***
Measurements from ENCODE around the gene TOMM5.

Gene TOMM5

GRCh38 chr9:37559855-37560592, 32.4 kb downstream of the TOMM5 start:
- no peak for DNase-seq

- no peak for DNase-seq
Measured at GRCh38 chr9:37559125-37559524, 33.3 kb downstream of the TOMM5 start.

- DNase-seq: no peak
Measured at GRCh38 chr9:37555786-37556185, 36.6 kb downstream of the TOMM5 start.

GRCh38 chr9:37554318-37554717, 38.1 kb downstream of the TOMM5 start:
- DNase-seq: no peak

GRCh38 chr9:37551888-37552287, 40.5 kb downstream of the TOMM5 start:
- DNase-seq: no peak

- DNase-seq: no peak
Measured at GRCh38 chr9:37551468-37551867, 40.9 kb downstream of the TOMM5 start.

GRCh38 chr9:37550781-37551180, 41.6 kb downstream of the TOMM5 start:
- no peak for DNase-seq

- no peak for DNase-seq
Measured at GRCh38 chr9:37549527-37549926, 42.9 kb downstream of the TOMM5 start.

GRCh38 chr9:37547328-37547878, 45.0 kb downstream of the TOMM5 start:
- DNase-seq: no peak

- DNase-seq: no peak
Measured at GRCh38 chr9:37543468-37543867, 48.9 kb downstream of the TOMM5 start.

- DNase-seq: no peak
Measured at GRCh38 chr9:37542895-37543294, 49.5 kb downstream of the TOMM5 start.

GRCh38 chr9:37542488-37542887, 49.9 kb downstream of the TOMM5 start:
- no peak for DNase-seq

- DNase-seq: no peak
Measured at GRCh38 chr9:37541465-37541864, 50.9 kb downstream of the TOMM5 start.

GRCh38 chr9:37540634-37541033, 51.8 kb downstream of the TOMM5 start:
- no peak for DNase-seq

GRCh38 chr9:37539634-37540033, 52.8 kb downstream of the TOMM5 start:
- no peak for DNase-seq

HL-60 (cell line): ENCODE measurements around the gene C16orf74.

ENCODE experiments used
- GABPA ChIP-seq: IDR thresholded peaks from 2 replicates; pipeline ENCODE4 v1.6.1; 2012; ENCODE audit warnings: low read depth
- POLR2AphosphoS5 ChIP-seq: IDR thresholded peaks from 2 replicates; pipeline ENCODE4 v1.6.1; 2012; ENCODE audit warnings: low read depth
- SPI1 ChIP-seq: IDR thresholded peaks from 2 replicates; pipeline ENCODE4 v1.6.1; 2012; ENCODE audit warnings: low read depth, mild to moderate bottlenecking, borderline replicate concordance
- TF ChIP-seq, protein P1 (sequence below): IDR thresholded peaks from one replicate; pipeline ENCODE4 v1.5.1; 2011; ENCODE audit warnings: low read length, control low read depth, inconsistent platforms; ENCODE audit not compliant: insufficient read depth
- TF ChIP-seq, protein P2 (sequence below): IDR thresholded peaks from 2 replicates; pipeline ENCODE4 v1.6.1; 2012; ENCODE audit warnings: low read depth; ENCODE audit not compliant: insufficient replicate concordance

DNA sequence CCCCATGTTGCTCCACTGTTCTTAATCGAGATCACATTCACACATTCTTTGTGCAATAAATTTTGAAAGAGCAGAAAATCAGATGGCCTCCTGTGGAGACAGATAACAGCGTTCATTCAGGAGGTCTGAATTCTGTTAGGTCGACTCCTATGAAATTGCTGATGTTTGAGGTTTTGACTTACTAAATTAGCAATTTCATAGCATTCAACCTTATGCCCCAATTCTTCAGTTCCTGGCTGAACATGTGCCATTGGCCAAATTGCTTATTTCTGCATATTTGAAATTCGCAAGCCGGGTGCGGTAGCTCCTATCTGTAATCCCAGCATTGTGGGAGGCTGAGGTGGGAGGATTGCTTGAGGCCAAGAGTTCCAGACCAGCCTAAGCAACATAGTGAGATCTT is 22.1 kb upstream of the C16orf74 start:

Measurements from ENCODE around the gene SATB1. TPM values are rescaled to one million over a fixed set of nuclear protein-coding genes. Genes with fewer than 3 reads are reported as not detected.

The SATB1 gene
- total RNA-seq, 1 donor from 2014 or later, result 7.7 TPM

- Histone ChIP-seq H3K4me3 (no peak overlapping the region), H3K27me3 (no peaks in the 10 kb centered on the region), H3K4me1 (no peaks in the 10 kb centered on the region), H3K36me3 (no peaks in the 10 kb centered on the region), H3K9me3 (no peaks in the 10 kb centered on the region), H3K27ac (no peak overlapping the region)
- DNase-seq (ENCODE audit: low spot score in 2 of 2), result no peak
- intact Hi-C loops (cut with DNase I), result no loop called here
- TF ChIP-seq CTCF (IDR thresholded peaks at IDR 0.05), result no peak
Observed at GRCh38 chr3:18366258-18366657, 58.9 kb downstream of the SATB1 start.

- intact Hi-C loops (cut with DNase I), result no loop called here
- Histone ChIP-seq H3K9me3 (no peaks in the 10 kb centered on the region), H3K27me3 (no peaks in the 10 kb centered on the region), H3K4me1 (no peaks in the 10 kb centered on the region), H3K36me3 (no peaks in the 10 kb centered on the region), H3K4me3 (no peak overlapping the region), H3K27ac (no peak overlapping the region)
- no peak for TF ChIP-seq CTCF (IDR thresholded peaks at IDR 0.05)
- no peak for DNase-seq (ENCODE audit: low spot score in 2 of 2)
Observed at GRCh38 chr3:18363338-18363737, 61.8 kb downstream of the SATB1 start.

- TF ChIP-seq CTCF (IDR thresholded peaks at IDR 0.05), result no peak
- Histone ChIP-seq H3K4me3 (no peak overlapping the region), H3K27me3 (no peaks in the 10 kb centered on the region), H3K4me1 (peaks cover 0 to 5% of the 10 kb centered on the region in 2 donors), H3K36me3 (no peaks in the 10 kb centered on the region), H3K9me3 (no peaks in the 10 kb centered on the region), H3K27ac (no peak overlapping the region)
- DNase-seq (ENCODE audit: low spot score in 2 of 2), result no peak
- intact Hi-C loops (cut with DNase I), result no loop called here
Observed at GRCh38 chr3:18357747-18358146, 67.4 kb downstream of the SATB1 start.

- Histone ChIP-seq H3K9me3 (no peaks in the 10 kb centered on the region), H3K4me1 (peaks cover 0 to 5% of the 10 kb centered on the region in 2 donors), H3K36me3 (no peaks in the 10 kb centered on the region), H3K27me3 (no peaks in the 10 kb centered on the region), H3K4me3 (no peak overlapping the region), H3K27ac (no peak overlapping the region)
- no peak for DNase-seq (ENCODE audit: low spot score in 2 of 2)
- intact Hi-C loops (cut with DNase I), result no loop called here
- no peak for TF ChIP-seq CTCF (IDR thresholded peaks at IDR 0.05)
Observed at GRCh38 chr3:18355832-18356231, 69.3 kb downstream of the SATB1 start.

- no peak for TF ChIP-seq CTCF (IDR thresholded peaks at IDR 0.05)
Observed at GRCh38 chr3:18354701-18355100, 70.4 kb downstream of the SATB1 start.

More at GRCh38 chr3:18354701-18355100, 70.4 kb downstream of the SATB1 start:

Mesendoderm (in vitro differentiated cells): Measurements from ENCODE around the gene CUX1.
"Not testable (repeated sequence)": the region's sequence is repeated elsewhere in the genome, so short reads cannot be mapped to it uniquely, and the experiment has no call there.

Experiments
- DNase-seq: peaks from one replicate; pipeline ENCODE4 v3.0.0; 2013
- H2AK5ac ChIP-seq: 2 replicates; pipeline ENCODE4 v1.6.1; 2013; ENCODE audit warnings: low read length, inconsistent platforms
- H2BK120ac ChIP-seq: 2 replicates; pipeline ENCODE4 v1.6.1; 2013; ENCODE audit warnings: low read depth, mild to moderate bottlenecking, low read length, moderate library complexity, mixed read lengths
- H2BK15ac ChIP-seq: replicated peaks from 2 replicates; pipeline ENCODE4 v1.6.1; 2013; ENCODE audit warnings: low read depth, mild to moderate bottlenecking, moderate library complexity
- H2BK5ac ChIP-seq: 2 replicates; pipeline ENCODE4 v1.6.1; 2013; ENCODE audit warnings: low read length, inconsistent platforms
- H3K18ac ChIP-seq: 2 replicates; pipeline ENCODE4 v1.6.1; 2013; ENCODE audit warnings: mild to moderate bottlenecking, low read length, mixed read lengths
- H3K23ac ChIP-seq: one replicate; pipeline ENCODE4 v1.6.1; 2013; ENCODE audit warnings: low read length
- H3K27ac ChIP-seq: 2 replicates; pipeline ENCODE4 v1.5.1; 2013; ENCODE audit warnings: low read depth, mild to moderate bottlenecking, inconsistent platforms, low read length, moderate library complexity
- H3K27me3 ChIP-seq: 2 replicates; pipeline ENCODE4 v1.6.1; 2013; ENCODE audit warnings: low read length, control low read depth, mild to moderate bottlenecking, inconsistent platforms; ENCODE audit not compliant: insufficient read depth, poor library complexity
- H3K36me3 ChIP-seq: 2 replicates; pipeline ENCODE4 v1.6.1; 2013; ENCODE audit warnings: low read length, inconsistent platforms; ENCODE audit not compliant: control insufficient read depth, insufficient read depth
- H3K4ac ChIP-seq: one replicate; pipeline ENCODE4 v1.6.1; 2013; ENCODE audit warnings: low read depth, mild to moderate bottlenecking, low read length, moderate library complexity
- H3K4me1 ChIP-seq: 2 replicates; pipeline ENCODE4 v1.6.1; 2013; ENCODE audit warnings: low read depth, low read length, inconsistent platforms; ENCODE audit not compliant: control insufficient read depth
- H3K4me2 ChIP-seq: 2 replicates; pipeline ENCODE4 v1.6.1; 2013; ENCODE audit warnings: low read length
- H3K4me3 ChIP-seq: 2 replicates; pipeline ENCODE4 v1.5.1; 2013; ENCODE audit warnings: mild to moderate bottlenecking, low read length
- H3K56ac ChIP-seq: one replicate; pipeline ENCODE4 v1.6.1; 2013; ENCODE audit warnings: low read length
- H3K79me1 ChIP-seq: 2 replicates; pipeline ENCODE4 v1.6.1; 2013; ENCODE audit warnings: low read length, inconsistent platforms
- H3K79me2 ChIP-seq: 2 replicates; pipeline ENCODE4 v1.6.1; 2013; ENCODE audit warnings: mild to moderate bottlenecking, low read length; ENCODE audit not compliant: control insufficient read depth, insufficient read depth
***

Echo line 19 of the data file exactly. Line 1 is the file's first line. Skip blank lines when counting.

GRCh38 chr9:37547328-37547878, 45.0 kb downstream of the TOMM5 start: